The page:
By GREGORY ZELLER //
Overture, curtains, lights: This is it for IPS – a bona fide Hollywood closeup – and, oh, what heights they’ll hit.
And the best part is, Intelligent Product Solutions will hit them from ground level, thanks to the Juicer App – an IPS-designed digital tool that allows lighting technicians on motion picture and television sound stages and location shoots to adjust set lighting remotely.
For chief lighting technicians – you may know them by their stage name, “gaffers” – and other film-crew members, the innovation is a winning double feature: Juicer App improves set safety by eliminating the need for gaffers to constantly climb up and down ladders and catwalks, while making it easier than ever for Spielberg et al to capture the perfect light for each shot.
The Hauppauge-based product-design company created the Juicer App in partnership with Los Angeles-based Lighticians Inc., a “smart wireless lighting” startup that has released Version 1.0 of the digital tool in the App Store. The app is already in use on various Hollywood sound stages, including the set of the CBS Network drama “SEAL Team.”
The Juicer App works with another proprietary Lighticians product, the ShineBox, a “WiFi to DMX bridge” that provides wireless connectivity to Digital Multiplex 512 systems – a technical standard for digital communications networks commonly used to control stage lighting and effects.
Packing a “curated library of light profiles” for common illumination scenarios, Juicer App also offers virtually limitless lighting customization options, allowing technicians to adjust intensity, RGB levels (combining red, green and blue lights to create a variety of colors) and “color temperature type,” among other variables – all controlled remotely, a significant time saver and safety enhancer.
With most of its chips riding on its flagship app and sister ShineBox, Lighticians reached all the way across the continent to tap IPS as its design partner because of the Hauppauge innovator’s specific expertise – “in particular, its expertise in designing wireless products and mobile software apps,” according to Tim Duff, Lighticians founder and chief executive.
As part of the design process, IPS created a color-coded, user-friendly interface that enables gaffers to see the entire network of potential lighting configurations on their mobile-device screen. The product-design company incorporated a proprietary “smart software stack” that integrated the required tools, facilitated the necessary functionality and ensured compatibility with existing devices in a gaffer’s arsenal of gears and gadgets.
For IPS – which has largely specialized in Internet of Things applications and wearable technologies, but has worked on a wide variety of third-party projects – the chance to light up the entertainment realm was exciting, according to CEO Mitch Maiman, but not entirely unique.
The Hauppauge-headquartered company, which maintains satellite offices in Minneapolis and Seattle, has stuck its toes into entertainment’s waters before. Maiman referenced design work for another lighting-focused production company and “innovation-related projects” for the Optimum cable company and MSG Ventures, a subsidiary of the Madison Square Garden Co.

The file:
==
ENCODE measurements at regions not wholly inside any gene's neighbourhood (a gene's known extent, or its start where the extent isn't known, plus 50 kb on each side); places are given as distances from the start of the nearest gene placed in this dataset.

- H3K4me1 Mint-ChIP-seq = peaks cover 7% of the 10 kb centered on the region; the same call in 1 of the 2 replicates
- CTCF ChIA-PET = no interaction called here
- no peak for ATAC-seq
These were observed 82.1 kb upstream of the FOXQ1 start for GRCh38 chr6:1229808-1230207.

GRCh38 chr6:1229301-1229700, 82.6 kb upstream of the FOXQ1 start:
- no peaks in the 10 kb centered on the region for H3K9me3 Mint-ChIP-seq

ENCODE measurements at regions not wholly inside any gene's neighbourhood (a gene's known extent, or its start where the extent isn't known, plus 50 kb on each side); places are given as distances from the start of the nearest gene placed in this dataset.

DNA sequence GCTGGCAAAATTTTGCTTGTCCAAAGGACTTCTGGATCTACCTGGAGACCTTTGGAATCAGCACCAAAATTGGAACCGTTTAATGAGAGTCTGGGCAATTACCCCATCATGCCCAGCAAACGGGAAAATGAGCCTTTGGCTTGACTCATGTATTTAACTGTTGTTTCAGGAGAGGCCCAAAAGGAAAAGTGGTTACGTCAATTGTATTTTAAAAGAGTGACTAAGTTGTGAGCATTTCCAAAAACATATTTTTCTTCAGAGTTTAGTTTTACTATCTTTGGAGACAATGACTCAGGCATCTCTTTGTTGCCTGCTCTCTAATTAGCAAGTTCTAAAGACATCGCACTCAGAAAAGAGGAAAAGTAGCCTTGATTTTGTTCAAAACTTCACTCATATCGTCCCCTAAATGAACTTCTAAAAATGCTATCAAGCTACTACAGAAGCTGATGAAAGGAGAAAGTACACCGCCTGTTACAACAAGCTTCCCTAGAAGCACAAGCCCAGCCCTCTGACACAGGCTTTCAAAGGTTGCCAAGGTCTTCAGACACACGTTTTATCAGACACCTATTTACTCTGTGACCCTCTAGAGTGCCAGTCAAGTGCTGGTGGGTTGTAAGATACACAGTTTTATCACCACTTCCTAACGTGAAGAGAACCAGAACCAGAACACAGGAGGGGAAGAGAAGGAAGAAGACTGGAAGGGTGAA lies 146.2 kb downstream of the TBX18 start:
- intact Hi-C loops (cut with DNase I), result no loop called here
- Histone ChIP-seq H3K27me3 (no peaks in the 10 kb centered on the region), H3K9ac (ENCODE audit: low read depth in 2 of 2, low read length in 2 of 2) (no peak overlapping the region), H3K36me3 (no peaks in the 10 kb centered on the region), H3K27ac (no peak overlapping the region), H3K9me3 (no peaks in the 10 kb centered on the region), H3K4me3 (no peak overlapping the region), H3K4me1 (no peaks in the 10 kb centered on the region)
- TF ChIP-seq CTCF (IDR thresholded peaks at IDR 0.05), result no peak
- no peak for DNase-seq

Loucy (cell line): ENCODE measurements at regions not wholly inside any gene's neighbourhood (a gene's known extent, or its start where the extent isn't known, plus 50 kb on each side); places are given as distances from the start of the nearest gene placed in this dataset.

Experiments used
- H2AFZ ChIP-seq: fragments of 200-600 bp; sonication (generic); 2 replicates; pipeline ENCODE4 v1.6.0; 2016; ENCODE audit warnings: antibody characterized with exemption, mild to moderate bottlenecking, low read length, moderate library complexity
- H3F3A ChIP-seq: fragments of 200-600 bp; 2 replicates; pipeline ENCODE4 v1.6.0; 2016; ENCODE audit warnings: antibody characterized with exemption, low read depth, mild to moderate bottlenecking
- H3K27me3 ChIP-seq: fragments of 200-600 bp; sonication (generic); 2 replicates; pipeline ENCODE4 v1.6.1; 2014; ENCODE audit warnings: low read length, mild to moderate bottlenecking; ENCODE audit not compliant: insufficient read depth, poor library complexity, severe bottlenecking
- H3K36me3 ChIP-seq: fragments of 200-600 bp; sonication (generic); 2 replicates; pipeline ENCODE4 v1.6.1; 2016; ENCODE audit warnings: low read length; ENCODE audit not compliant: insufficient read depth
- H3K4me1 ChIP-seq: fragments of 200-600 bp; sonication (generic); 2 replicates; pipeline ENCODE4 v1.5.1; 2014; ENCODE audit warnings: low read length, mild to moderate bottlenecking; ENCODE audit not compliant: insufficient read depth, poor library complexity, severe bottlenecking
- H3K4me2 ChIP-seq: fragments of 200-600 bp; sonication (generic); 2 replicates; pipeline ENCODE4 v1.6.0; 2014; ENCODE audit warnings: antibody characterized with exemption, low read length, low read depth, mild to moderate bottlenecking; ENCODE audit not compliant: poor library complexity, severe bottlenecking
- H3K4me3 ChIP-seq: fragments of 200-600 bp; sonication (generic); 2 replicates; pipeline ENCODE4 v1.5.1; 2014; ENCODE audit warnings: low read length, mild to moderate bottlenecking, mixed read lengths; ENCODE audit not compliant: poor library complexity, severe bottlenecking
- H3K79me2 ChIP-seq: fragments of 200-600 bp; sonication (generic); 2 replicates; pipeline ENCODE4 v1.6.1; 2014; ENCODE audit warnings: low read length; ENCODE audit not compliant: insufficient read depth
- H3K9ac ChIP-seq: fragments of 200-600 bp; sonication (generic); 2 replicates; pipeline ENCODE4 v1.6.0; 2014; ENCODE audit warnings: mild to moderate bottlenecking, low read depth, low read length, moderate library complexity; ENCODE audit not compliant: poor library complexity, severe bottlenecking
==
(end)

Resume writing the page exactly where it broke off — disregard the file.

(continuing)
But the Lighticians partnership highlights what Maiman sees as the changing face of the entertainment industries, with a world once dominated by three main television networks and a handful of production studios expanding to include dozens of networks and nearly as many distribution channels, from digital to satellite to cable.
That multitude of producers is starved for content – “They’re not replaying ‘Gunsmoke’ and ‘Leave it to Beaver’ anymore,” Maiman noted – and that creates some major cost concerns.
“So, you have the issue of producing all this high-quality content without exploding your costs,” Maiman said. “And then you have to figure out how to distribute your content, with FiOS, DirecTV, Netflix, all the cable companies, all these unique delivery methods.”
That’s where a company like IPS comes in, he added, as “the technology guys who come up with new ways of doing things.”
“The question is, how can we provide value to [producers]?” Maiman noted. “The idea is to come up with ways to help them create content in more cost-effective ways.”
The company does have other entertainment-related product-design projects in the works, according to Maiman, but they are “forward-looking” and “measured in years.” For now, IPS is excited to make a cameo appearance with the Juicer App – and Duff, for one, is giving the Hauppauge maker’s performance rave reviews.
“Dynamic lighting is crucial to visual storytelling,” the Lighticians CEO said. “The pace of content creation is faster than ever and exceeds the resources available to productions, placing pressure on gaffers and other lighting creatives to do more with less.
“The Juicer App and ShineBox wireless system allows the gaffer to provide more cost-effective lighting solutions and controls,” Duff added. “IPS had the engineering expertise to integrate the app with complex DMX lighting systems and to develop the ShineBox solution.”